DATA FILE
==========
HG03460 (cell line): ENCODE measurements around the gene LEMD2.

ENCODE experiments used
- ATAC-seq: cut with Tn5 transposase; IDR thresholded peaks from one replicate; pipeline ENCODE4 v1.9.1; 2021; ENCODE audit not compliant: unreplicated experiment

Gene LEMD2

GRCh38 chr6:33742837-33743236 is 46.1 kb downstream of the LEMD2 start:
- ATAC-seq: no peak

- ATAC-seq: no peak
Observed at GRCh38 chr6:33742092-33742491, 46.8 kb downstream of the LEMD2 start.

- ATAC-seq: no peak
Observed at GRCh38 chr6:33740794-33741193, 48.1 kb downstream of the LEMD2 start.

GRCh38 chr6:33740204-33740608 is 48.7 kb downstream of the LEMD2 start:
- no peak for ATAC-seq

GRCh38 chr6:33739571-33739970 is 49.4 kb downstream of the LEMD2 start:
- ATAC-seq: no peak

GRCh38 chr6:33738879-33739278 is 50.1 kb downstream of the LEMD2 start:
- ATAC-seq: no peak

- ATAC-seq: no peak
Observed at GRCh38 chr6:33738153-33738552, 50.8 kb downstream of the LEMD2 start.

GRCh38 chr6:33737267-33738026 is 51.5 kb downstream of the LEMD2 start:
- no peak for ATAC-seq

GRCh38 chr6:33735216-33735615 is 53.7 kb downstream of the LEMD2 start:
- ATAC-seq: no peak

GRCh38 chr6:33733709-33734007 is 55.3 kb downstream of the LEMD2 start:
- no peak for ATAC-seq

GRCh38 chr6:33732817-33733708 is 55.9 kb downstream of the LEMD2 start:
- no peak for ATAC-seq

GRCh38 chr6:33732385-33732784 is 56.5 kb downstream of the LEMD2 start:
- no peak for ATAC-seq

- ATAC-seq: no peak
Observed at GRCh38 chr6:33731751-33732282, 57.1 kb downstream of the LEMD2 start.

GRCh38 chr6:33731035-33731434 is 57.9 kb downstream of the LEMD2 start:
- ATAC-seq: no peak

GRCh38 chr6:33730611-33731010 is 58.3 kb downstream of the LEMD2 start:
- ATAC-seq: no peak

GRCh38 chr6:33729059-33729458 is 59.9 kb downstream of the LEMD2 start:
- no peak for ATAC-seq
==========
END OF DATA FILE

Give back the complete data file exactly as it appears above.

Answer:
HG03460 (cell line): ENCODE measurements around the gene LEMD2.

ENCODE experiments used
- ATAC-seq: cut with Tn5 transposase; IDR thresholded peaks from one replicate; pipeline ENCODE4 v1.9.1; 2021; ENCODE audit not compliant: unreplicated experiment

Gene LEMD2

GRCh38 chr6:33742837-33743236 is 46.1 kb downstream of the LEMD2 start:
- ATAC-seq: no peak

- ATAC-seq: no peak
Observed at GRCh38 chr6:33742092-33742491, 46.8 kb downstream of the LEMD2 start.

- ATAC-seq: no peak
Observed at GRCh38 chr6:33740794-33741193, 48.1 kb downstream of the LEMD2 start.

GRCh38 chr6:33740204-33740608 is 48.7 kb downstream of the LEMD2 start:
- no peak for ATAC-seq

GRCh38 chr6:33739571-33739970 is 49.4 kb downstream of the LEMD2 start:
- ATAC-seq: no peak

GRCh38 chr6:33738879-33739278 is 50.1 kb downstream of the LEMD2 start:
- ATAC-seq: no peak

- ATAC-seq: no peak
Observed at GRCh38 chr6:33738153-33738552, 50.8 kb downstream of the LEMD2 start.

GRCh38 chr6:33737267-33738026 is 51.5 kb downstream of the LEMD2 start:
- no peak for ATAC-seq

GRCh38 chr6:33735216-33735615 is 53.7 kb downstream of the LEMD2 start:
- ATAC-seq: no peak

GRCh38 chr6:33733709-33734007 is 55.3 kb downstream of the LEMD2 start:
- no peak for ATAC-seq

GRCh38 chr6:33732817-33733708 is 55.9 kb downstream of the LEMD2 start:
- no peak for ATAC-seq

GRCh38 chr6:33732385-33732784 is 56.5 kb downstream of the LEMD2 start:
- no peak for ATAC-seq

- ATAC-seq: no peak
Observed at GRCh38 chr6:33731751-33732282, 57.1 kb downstream of the LEMD2 start.

GRCh38 chr6:33731035-33731434 is 57.9 kb downstream of the LEMD2 start:
- ATAC-seq: no peak

GRCh38 chr6:33730611-33731010 is 58.3 kb downstream of the LEMD2 start:
- ATAC-seq: no peak

GRCh38 chr6:33729059-33729458 is 59.9 kb downstream of the LEMD2 start:
- no peak for ATAC-seq